Friday, September 18, 2009

That nature poetry lady

While the stereotype of Dickinson as a recluse spinster and/or town nut is probably my biggest irritation when people start talking about Dickinson, here goes another...

I find myself frustrated when people talk about Dickinson like she's just "that nature poetry lady." High school (and middle school and college) anthologies like to publish poems like "A narrow fellow in the grass" or "I taste a liquor never brewed" and throw in something like "Hope is a thing with feathers" and "I dwell in possiblity" for good measure and call the Dickinson section done. Alright, usually the college anthologies are a little broader in their selections, but the perception of Dickinson as "just that nature poetry lady" persists.

Limiting Dickinson to such a narrow description is as bad as remembering Melville as "that whale story guy" or Jane Austen as "that lady with the love stories with the poor girls and rich guys." I'm sure that comment about Melville probably got a cringe from my grad school American lit prof. The point, however, is that all these writers did the things described, but they are much more than just that one thing and their work far exceeds such a narrow perception. It would be like talking to an IT worker and calling Bill Gates "that computer guy" or talking to a business man and referring to Donald Trump as "the rich dude with weird hair."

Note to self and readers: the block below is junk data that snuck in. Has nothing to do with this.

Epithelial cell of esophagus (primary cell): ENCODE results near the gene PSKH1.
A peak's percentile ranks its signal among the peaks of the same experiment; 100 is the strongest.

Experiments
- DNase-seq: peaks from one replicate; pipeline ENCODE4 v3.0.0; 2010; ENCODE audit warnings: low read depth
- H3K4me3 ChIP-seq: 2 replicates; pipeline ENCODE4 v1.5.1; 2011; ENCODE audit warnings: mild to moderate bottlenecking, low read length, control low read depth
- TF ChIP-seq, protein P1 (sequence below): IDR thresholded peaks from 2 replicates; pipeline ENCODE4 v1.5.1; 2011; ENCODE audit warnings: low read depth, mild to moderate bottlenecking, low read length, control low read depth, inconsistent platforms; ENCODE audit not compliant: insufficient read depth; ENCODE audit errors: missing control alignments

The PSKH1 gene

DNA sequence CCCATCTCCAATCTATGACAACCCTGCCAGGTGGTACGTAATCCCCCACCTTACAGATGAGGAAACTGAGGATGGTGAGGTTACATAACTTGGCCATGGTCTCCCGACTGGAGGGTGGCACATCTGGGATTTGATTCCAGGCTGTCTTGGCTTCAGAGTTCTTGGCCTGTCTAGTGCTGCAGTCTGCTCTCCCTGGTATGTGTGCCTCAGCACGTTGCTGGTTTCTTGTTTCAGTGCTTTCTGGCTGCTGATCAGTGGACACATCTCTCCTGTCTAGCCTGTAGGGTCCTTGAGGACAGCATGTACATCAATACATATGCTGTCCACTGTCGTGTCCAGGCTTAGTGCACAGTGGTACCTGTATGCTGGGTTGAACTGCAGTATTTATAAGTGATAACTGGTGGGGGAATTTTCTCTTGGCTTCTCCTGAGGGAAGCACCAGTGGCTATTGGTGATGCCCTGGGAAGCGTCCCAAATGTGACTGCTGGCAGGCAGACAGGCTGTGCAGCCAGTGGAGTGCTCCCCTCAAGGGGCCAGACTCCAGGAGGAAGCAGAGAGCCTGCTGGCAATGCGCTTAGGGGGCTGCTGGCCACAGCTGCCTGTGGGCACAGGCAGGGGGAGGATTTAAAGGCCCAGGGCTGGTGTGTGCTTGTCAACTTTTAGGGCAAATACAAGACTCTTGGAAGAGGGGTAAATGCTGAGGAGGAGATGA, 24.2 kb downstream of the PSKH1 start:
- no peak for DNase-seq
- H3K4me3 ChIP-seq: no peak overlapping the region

In my next entry I'm going to look at "I taste a liquor never brewed" and analyze several ways in which Dickinson goes faaaaaarrrrr beyond nature in that poem. Most people read it as a celebration of nature and the skies and clouds and "oh isn't it all pretty and free" and completely miss the point of the poem. To be continued...

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